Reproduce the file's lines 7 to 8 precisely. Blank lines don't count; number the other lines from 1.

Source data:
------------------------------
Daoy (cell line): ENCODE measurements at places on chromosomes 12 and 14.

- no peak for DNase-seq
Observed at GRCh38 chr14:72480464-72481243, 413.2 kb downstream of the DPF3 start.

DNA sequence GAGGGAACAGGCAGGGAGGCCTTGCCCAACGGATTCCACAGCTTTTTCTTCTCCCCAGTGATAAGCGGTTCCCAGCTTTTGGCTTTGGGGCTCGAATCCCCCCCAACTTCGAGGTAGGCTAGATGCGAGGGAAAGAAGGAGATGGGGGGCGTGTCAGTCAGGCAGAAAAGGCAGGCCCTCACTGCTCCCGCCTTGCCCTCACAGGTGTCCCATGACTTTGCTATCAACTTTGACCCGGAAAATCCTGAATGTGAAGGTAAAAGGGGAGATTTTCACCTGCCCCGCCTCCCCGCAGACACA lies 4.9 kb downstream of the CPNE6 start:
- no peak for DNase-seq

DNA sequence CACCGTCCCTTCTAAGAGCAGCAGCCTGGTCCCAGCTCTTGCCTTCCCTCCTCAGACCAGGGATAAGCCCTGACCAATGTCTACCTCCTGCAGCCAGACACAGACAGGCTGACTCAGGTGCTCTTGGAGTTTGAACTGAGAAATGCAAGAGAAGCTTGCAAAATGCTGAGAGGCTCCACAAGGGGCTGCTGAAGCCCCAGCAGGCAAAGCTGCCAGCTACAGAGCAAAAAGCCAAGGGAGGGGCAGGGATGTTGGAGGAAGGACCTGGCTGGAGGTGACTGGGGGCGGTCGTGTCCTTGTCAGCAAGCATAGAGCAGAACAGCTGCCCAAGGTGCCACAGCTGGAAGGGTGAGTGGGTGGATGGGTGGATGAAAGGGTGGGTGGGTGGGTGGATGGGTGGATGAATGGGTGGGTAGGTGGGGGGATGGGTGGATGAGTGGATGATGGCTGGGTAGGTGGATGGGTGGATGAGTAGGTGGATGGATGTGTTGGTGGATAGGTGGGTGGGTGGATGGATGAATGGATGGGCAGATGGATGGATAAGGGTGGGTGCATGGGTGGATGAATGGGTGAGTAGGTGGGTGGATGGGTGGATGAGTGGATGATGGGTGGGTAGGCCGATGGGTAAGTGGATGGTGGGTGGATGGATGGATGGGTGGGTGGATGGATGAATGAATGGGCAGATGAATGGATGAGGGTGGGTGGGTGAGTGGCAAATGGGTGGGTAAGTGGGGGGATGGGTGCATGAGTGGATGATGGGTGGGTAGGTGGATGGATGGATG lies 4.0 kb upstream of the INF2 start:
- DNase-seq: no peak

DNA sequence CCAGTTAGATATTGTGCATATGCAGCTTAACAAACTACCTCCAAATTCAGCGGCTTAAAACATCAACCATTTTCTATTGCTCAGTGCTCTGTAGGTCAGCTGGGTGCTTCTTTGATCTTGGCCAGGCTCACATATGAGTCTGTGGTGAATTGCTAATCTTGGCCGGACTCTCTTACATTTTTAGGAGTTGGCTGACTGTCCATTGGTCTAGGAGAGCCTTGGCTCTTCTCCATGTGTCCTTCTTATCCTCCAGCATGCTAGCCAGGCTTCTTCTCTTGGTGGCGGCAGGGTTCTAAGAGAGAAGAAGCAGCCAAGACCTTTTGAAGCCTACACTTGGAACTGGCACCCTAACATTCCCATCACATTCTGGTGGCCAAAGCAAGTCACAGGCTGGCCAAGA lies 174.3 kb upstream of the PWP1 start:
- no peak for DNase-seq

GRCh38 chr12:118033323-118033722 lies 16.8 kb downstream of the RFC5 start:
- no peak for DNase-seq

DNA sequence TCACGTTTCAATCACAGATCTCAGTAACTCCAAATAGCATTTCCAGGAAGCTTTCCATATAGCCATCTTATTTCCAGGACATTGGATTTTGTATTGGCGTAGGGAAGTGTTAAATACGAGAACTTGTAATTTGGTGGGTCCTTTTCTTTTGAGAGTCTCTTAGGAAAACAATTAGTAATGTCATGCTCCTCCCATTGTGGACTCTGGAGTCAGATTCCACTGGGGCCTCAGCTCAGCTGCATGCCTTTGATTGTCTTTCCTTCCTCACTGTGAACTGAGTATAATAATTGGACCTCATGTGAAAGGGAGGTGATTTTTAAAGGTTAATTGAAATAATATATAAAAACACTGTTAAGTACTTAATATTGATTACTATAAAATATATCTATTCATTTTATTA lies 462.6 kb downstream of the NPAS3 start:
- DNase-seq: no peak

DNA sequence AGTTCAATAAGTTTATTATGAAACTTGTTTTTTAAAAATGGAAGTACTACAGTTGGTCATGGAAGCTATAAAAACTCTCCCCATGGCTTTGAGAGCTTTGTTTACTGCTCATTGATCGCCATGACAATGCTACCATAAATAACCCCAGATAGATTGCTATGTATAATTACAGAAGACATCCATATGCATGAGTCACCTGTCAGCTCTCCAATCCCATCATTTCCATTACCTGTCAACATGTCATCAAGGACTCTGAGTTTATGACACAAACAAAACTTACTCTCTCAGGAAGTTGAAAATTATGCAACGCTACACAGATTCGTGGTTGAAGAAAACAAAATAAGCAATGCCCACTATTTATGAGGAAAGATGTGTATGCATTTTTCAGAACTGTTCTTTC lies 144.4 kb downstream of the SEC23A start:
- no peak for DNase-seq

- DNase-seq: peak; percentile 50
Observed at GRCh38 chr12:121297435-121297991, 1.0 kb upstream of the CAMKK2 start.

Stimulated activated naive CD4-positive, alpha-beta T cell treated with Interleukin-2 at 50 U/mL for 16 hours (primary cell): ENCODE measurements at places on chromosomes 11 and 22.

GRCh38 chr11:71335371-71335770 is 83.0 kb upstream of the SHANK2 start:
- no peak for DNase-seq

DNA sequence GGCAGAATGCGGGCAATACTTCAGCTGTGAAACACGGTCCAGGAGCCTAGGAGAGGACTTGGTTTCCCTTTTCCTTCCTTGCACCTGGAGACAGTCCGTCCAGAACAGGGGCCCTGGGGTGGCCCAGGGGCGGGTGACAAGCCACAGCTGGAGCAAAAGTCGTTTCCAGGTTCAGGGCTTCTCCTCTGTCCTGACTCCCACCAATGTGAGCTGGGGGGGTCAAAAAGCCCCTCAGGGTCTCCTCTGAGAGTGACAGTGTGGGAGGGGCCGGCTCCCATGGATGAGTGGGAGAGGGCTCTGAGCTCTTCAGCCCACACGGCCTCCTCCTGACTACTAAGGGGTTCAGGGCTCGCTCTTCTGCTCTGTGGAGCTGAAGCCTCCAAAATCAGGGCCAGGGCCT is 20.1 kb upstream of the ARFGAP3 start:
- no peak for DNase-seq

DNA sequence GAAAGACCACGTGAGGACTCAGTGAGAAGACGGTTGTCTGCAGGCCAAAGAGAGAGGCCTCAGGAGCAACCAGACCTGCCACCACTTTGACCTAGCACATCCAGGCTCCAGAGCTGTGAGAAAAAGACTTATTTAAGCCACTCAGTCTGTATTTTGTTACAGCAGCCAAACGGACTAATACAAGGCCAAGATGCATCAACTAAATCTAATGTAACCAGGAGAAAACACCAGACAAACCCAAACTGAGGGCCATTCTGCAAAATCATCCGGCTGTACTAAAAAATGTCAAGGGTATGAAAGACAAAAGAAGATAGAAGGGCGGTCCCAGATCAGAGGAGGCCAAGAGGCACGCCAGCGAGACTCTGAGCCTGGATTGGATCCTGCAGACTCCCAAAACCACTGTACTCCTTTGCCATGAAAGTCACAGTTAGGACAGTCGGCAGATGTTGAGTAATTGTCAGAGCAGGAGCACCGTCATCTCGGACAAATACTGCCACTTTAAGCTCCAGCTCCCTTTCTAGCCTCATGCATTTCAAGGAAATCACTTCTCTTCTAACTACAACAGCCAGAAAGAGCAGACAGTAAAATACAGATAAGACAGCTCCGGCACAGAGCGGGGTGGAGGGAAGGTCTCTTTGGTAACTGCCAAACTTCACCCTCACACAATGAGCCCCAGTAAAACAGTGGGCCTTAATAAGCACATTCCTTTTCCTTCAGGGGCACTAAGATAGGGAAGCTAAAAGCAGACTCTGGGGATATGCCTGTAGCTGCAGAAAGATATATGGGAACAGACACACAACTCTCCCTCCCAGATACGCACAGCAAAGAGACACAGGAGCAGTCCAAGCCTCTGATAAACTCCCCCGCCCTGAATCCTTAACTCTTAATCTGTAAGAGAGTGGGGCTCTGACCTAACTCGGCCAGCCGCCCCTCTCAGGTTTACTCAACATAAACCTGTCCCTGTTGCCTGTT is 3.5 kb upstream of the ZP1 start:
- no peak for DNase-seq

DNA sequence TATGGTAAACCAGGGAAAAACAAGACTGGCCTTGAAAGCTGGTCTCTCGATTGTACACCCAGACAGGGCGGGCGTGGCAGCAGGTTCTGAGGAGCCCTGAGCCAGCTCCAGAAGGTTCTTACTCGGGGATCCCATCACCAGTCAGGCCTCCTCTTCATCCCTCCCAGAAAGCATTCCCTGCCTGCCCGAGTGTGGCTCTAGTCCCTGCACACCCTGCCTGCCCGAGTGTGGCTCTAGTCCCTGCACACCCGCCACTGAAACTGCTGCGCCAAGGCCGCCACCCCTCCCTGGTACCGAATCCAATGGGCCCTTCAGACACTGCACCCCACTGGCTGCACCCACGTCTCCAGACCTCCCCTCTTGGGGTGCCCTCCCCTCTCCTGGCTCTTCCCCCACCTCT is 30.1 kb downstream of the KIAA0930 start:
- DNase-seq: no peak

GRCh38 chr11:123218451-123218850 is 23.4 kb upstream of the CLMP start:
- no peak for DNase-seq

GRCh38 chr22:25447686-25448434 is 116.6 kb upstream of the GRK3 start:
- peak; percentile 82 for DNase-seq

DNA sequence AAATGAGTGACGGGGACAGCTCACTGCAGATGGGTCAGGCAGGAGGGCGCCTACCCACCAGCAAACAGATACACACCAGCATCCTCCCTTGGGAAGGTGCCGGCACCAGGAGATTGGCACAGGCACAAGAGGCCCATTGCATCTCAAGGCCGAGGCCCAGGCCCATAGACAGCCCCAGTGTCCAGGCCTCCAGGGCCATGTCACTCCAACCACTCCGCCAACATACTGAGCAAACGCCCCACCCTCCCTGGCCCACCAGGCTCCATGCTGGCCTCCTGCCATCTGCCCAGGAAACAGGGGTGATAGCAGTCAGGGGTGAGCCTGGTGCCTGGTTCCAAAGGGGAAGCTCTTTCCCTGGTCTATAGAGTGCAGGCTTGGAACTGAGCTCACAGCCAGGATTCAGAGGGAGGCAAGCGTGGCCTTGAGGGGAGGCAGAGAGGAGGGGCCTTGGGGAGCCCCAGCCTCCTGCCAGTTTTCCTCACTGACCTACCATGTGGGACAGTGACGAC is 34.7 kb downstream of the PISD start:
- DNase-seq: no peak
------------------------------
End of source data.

- DNase-seq: no peak

DNA sequence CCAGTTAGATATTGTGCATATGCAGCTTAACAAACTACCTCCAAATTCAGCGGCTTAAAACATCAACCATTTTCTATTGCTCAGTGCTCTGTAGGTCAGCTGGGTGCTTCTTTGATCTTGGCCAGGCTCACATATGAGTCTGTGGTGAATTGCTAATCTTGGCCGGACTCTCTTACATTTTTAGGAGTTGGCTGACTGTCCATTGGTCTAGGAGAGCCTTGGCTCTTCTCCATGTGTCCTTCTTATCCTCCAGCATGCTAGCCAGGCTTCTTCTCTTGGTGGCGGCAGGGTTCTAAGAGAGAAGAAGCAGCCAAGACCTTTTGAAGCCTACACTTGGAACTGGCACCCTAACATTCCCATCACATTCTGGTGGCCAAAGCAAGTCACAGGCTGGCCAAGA lies 174.3 kb upstream of the PWP1 start: